The confidentiality and integrity of cryptographic key material is critical to maintaining system security. A hardware root of trust, such as the Rambus CryptoManager Root of Trust, is designed to securely generate, store, and employ cryptographic keys. Tortuga Logic has independently verified the policies surrounding access to keys stored within registers in the CryptoManager Root of Trust using its Radix™ pre-silicon security verification platform.
Chiplets are gaining significant traction as they deliver numerous benefits beyond what can be accomplished with a monolithic SoC in a time of slowing transistor scaling. However, disaggregating SoCs into multiple chiplets increases the attack surface which adversaries can exploit to penetrate safeguards to data and hardware. With chiplets, the risks of hardware-based trojans and exploits such as man-in-the-middle attacks all rise. To realize the many benefits of chiplets, designers should use a design for security approach, and implement security safeguards anchored in hardware.
Quantum computing offers the promise of tremendous leaps in processing power over current digital computers. But for the public-key cryptography algorithms used today for e-commerce, mobile payments, media streaming, digital signatures and more, quantum computing represents an existential event. Quantum computers may be able to break the widely used RSA and ECC (Elliptic-Curve Cryptography) algorithms in as little as days. Work on Post Quantum Cryptography (PQC) is well under way, but implementation will come with its own set of challenges. Rambus has solutions and recommendations to ready customers for a post-quantum world.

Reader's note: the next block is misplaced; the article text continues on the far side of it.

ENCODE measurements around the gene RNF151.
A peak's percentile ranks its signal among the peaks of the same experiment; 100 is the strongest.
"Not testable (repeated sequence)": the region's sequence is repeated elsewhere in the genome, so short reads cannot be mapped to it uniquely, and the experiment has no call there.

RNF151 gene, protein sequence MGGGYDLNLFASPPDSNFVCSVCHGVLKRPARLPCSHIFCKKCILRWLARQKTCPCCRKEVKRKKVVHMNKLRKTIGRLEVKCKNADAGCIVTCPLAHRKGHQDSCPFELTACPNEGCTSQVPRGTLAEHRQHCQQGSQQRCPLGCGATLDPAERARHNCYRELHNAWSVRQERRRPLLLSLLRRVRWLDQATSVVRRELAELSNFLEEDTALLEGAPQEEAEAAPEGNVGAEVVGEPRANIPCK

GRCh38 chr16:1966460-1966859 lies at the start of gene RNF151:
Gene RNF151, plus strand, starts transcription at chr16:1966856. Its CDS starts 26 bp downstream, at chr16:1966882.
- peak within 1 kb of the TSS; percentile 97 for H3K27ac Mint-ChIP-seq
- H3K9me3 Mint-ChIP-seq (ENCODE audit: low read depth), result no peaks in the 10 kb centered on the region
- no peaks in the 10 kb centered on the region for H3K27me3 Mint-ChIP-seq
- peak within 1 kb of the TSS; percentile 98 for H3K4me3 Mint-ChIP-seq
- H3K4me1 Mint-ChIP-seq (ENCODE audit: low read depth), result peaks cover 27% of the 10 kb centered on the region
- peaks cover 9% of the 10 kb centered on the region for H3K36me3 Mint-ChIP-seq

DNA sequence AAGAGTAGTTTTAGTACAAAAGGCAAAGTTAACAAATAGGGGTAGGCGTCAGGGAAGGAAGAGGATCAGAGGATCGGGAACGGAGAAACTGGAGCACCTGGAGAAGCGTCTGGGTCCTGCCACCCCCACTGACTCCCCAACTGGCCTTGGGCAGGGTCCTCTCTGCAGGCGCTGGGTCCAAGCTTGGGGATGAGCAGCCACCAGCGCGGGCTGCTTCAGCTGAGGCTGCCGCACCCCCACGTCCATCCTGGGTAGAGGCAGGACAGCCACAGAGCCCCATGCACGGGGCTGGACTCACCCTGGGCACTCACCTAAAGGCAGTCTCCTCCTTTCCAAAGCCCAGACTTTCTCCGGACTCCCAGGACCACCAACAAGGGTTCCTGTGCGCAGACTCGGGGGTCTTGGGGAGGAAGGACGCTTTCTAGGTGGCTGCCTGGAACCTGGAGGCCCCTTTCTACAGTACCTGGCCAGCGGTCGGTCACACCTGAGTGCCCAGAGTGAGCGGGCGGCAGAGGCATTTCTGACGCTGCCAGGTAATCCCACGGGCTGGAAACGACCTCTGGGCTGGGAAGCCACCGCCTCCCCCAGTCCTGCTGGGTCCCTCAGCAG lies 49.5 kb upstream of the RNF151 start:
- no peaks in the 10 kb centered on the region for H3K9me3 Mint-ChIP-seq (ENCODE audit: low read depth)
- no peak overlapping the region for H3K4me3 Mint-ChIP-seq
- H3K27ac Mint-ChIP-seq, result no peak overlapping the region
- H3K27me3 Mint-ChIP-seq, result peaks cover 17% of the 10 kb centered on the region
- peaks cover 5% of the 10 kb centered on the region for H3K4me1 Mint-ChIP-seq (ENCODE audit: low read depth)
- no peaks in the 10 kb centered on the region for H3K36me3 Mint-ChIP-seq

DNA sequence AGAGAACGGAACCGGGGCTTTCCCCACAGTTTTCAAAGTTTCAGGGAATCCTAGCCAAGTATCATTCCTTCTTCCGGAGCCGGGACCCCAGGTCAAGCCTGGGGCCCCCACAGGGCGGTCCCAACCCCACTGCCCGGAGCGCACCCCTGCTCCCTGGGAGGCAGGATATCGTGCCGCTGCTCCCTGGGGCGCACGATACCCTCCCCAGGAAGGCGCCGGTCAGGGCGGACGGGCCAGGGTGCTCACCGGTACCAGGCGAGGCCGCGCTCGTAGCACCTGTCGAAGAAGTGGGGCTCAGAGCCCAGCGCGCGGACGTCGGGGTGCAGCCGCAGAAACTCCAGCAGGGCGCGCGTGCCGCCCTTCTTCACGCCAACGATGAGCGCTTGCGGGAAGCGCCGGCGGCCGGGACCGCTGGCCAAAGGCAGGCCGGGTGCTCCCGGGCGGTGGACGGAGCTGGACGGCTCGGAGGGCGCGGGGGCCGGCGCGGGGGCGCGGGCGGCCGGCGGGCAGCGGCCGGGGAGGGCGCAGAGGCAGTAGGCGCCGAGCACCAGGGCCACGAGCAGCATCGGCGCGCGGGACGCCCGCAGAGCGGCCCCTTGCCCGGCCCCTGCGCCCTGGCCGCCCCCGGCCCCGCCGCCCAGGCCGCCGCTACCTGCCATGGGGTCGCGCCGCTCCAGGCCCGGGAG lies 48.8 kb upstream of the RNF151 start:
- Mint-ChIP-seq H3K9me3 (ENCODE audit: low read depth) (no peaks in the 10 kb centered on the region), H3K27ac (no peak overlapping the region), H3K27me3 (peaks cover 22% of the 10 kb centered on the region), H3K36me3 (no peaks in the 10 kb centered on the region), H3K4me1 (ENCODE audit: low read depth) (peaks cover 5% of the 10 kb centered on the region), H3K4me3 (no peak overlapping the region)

The MACsec, IPsec and SSL/TLS/DTLS protocols are the primary means of securing data in motion (communicated between connected devices). These protocols can be anchored in hardware or implemented in software as part of an end-to-end security architecture. This white paper provides fundamental information on each of these protocols including their interrelationships and use cases.
Dedicated accelerator hardware for artificial intelligence and machine learning (AI/ML) algorithms are increasingly prevalent in data centers and endpoint devices. These accelerators handle valuable data and models, and face a growing threat landscape putting AI/ML assets at risk. Using fundamental cryptographic security techniques performed by a hardware root of trust can safeguard these assets from attack.
For end-to-end security of data and devices, data must be secured both when it as rest (stored on a connected device) and when it is in motion (communicated between connected devices). For data at rest, a hardware root of trust anchored in silicon provides that foundation upon which all device security is built. Similarly, MACsec security anchored in hardware at the foundational communication layer provides that basis of trust for data in motion.